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Molecular typing and resistance analysis of travel-associated Salmonella enterica serotype Typhi.
J Clin Microbiol. 2012 Aug; 50(8):2631-8.JC

Abstract

Salmonella enterica serotype Typhi is a human pathogen causing 12 to 30% mortality and requiring antibiotic therapy to control the severity of the infection. Typhoid fever in United States is often associated with foreign travel to areas of endemicity. Increasing resistance to multiple drugs, including quinolones, is associated with decreased susceptibility to ciprofloxacin (DCS). We investigated 31 clinical strains isolated in Florida from 2007 to 2010, associated with travel to six countries, to examine the clonal distribution of the organism and apparent nalidixic acid (NAL) resistance. The strains were isolated from blood or stool of patients aged 2 to 68 years. The isolates were subtyped by ribotyping and pulsed-field gel electrophoresis. Susceptibilities to 15 antimicrobials were determined, and the isolates were screened for integrons and gyrase A gene mutations. Both typing techniques effectively segregated the strains. Identical clones were associated with different countries, while diverse types coexisted in the same geographic location. Fifty-one percent of the strains were resistant to at least one antimicrobial, and five were resistant to three or more drugs (multidrug resistant [MDR]). All 12 isolates from the Indian subcontinent were resistant to at least one drug, and 83% of those were resistant to NAL. Three of the MDR strains harbored a 750-bp integron containing the dfr7 gene. Ninety-three percent of the resistant strains showed a DCS profile. All the NAL-resistant strains contained point mutations in the quinolone resistance-determining region of gyrA. This study affirms the global clonal distribution, concomitant genetic heterogeneity, and increased NAL resistance of S. enterica serovar Typhi.

Authors+Show Affiliations

Center for Biological Defense, College of Public Health, University of South Florida, Tampa, Florida, USA. atatavar@health.usf.eduNo affiliation info availableNo affiliation info availableNo affiliation info availableNo affiliation info availableNo affiliation info availableNo affiliation info available

Pub Type(s)

Journal Article
Research Support, U.S. Gov't, Non-P.H.S.

Language

eng

PubMed ID

22649021

Citation

Tatavarthy, A, et al. "Molecular Typing and Resistance Analysis of Travel-associated Salmonella Enterica Serotype Typhi." Journal of Clinical Microbiology, vol. 50, no. 8, 2012, pp. 2631-8.
Tatavarthy A, Sanderson R, Peak K, et al. Molecular typing and resistance analysis of travel-associated Salmonella enterica serotype Typhi. J Clin Microbiol. 2012;50(8):2631-8.
Tatavarthy, A., Sanderson, R., Peak, K., Scilabro, G., Davenhill, P., Cannons, A., & Amuso, P. (2012). Molecular typing and resistance analysis of travel-associated Salmonella enterica serotype Typhi. Journal of Clinical Microbiology, 50(8), 2631-8. https://doi.org/10.1128/JCM.00593-12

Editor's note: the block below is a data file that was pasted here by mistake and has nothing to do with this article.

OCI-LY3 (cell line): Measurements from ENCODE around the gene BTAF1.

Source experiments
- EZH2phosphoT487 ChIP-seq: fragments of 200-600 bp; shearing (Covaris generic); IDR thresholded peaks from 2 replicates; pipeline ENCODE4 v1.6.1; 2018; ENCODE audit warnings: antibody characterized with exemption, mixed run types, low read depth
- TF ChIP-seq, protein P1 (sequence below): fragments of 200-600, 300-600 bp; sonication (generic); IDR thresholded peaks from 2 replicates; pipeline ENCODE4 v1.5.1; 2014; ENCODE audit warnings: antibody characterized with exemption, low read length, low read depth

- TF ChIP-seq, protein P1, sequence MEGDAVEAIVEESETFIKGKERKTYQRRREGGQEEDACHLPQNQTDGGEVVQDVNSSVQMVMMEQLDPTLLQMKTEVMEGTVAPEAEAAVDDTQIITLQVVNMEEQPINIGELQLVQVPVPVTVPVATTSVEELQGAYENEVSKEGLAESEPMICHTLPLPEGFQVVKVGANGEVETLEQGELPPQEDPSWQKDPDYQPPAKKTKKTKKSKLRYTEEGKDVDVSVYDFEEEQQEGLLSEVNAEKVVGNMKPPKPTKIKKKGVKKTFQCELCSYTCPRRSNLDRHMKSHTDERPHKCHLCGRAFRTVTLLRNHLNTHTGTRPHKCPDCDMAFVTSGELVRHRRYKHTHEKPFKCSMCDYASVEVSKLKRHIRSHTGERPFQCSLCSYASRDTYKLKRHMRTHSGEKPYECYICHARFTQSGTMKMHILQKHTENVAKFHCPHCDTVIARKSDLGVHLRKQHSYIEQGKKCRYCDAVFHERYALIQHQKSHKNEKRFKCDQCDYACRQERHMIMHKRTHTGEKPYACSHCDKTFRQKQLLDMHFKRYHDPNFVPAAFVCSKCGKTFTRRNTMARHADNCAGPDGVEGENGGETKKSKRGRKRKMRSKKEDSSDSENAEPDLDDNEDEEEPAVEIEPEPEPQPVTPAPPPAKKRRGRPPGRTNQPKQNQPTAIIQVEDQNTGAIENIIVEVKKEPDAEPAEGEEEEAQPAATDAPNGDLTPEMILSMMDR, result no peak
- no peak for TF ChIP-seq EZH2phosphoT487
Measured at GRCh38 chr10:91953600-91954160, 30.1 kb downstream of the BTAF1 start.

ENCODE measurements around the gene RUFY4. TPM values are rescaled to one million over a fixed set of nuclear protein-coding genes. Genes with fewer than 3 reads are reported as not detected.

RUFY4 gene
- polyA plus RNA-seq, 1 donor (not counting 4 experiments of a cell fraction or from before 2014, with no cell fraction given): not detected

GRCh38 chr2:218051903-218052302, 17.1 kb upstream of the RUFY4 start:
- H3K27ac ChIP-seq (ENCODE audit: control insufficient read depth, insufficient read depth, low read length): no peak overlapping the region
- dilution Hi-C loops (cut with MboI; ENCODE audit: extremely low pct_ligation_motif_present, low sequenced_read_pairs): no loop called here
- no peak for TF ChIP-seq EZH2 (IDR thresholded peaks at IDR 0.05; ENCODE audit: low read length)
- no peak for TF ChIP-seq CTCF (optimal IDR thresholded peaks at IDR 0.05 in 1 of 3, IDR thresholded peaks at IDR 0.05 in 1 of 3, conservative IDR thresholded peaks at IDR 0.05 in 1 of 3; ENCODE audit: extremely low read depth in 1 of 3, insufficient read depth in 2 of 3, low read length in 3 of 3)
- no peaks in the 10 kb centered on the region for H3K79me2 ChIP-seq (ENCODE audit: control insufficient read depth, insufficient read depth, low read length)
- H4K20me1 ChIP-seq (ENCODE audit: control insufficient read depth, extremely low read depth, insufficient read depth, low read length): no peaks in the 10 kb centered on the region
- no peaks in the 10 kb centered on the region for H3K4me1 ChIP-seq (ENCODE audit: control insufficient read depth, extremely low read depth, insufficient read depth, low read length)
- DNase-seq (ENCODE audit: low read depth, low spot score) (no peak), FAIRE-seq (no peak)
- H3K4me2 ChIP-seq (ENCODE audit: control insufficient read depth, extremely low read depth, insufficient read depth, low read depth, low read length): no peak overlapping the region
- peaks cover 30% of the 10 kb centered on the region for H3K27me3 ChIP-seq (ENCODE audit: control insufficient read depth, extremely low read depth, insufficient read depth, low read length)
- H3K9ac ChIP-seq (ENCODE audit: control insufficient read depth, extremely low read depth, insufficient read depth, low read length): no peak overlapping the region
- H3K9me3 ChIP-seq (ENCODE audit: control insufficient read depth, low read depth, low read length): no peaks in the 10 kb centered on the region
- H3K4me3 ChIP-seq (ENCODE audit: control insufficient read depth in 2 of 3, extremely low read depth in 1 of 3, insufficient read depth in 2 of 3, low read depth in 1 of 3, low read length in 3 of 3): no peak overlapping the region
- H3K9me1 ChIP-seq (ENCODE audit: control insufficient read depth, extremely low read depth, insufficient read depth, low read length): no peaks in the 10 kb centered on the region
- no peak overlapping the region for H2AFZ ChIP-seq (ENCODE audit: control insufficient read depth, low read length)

Tatavarthy A, et al. Molecular Typing and Resistance Analysis of Travel-associated Salmonella Enterica Serotype Typhi. J Clin Microbiol. 2012;50(8):2631-8. PubMed PMID: 22649021.
* Article titles in AMA citation format should be in sentence-case
TY - JOUR T1 - Molecular typing and resistance analysis of travel-associated Salmonella enterica serotype Typhi. AU - Tatavarthy,A, AU - Sanderson,R, AU - Peak,K, AU - Scilabro,G, AU - Davenhill,P, AU - Cannons,A, AU - Amuso,P, Y1 - 2012/05/30/ PY - 2012/6/1/entrez PY - 2012/6/1/pubmed PY - 2012/12/10/medline SP - 2631 EP - 8 JF - Journal of clinical microbiology JO - J Clin Microbiol VL - 50 IS - 8 N2 - Salmonella enterica serotype Typhi is a human pathogen causing 12 to 30% mortality and requiring antibiotic therapy to control the severity of the infection. Typhoid fever in United States is often associated with foreign travel to areas of endemicity. Increasing resistance to multiple drugs, including quinolones, is associated with decreased susceptibility to ciprofloxacin (DCS). We investigated 31 clinical strains isolated in Florida from 2007 to 2010, associated with travel to six countries, to examine the clonal distribution of the organism and apparent nalidixic acid (NAL) resistance. The strains were isolated from blood or stool of patients aged 2 to 68 years. The isolates were subtyped by ribotyping and pulsed-field gel electrophoresis. Susceptibilities to 15 antimicrobials were determined, and the isolates were screened for integrons and gyrase A gene mutations. Both typing techniques effectively segregated the strains. Identical clones were associated with different countries, while diverse types coexisted in the same geographic location. Fifty-one percent of the strains were resistant to at least one antimicrobial, and five were resistant to three or more drugs (multidrug resistant [MDR]). All 12 isolates from the Indian subcontinent were resistant to at least one drug, and 83% of those were resistant to NAL. Three of the MDR strains harbored a 750-bp integron containing the dfr7 gene. Ninety-three percent of the resistant strains showed a DCS profile. All the NAL-resistant strains contained point mutations in the quinolone resistance-determining region of gyrA. This study affirms the global clonal distribution, concomitant genetic heterogeneity, and increased NAL resistance of S. enterica serovar Typhi. SN - 1098-660X UR - https://www.unboundmedicine.com/medline/citation/22649021/Molecular_typing_and_resistance_analysis_of_travel_associated_Salmonella_enterica_serotype_Typhi_ L2 - http://jcm.asm.org/cgi/pmidlookup?view=long&pmid=22649021 DB - PRIME DP - Unbound Medicine ER -